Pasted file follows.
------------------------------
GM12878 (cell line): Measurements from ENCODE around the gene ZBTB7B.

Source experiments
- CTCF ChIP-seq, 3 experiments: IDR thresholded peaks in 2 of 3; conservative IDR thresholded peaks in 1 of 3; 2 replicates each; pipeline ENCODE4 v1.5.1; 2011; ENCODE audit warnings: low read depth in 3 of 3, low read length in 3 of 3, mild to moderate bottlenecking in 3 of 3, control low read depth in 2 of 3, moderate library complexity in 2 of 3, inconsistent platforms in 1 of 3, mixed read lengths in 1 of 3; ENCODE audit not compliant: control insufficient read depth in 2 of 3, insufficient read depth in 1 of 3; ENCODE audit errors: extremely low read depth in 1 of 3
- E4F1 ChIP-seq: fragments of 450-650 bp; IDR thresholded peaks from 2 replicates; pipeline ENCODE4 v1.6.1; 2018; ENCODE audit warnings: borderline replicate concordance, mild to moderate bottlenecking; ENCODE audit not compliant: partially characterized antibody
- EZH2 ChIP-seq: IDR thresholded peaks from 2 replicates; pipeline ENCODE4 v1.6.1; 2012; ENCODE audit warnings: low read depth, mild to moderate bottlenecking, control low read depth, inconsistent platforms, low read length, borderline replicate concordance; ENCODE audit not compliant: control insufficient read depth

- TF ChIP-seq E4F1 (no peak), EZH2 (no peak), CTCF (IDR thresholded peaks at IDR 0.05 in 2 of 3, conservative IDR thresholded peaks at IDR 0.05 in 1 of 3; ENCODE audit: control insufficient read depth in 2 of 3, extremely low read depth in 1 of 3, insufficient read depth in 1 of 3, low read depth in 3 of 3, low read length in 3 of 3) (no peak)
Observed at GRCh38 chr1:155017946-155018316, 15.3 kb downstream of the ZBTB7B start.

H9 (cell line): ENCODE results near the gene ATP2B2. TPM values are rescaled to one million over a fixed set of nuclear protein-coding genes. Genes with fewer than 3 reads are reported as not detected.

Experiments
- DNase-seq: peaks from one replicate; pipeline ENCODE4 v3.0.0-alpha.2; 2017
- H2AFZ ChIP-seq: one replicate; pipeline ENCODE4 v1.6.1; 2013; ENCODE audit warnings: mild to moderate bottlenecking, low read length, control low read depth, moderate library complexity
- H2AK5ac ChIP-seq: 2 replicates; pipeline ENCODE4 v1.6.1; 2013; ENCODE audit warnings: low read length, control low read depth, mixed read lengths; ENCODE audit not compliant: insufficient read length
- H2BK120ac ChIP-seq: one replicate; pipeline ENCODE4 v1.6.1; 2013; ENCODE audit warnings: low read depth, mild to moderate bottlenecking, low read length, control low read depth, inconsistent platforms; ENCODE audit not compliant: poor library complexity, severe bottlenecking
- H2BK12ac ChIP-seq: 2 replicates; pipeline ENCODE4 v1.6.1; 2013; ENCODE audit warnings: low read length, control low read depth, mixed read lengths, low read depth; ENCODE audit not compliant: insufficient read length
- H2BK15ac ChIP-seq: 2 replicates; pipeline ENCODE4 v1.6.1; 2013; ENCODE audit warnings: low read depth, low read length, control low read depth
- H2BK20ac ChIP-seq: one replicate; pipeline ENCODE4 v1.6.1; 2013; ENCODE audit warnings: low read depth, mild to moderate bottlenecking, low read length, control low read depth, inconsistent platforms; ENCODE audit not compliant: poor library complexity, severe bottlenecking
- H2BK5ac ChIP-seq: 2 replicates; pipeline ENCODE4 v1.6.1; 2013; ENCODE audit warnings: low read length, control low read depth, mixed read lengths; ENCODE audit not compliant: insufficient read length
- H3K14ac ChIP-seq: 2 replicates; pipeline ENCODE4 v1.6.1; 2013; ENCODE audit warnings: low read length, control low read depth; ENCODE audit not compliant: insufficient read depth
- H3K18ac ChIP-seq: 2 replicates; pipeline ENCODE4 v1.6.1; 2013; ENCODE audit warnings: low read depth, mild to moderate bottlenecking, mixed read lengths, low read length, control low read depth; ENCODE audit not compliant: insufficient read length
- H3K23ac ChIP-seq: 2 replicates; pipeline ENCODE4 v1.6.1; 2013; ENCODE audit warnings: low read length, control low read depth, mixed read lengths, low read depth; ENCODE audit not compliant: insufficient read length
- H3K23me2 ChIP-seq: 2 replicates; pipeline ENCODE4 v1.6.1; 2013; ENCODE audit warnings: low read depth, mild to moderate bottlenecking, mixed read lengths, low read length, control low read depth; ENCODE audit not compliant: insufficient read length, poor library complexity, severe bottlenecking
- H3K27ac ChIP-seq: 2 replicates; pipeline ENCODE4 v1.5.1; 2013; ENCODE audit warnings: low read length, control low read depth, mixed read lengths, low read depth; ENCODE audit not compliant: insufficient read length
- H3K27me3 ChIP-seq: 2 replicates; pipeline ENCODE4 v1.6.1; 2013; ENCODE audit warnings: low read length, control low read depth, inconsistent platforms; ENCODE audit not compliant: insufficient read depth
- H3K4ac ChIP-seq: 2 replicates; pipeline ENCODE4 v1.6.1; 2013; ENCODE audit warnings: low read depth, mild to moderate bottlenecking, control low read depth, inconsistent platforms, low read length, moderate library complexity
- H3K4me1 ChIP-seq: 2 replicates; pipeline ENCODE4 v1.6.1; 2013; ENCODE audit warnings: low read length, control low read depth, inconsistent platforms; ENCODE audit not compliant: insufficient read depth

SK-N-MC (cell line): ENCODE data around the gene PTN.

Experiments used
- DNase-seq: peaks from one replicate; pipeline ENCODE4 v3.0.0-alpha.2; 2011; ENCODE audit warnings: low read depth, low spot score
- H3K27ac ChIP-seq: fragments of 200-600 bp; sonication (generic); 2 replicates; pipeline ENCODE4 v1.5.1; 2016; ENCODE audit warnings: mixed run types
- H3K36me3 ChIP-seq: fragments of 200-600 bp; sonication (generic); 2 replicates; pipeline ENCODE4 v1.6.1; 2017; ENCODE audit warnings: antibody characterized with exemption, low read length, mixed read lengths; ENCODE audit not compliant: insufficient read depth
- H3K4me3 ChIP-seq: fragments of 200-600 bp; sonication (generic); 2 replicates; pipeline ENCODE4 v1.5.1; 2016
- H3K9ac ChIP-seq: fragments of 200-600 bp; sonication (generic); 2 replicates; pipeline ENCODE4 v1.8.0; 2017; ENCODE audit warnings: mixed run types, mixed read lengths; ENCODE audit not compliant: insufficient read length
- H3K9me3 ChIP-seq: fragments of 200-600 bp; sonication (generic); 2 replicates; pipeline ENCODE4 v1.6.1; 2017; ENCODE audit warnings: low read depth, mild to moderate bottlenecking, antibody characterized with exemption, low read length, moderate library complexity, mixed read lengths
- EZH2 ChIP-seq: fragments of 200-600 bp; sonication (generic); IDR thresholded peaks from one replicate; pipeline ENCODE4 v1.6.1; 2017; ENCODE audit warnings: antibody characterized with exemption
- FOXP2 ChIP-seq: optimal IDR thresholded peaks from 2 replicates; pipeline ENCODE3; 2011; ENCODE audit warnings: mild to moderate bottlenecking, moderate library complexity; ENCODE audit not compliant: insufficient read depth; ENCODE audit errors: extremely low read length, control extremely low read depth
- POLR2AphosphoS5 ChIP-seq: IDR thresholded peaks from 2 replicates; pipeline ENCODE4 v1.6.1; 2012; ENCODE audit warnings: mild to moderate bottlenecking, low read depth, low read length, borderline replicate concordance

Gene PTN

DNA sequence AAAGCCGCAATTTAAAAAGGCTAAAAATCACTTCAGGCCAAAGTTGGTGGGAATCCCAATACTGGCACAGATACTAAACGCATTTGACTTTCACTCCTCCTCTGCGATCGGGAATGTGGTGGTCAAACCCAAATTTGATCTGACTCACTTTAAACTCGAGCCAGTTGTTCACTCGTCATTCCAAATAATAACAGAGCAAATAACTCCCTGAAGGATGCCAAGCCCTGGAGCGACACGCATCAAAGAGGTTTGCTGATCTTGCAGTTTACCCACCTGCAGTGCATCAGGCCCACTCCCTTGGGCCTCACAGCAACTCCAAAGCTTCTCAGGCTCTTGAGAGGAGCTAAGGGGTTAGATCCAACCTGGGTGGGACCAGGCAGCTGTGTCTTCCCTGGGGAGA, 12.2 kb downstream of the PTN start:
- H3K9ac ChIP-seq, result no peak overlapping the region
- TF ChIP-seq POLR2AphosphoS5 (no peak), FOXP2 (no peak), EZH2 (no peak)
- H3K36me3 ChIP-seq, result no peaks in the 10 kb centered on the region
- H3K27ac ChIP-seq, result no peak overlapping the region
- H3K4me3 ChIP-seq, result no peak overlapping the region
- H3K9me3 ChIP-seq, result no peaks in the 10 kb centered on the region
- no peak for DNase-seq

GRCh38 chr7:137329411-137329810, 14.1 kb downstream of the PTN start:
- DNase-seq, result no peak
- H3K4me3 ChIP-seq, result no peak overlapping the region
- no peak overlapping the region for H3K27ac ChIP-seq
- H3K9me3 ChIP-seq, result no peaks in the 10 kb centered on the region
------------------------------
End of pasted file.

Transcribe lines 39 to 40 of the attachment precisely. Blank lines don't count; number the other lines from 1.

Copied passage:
- H3K9ac ChIP-seq, result no peak overlapping the region
- TF ChIP-seq POLR2AphosphoS5 (no peak), FOXP2 (no peak), EZH2 (no peak)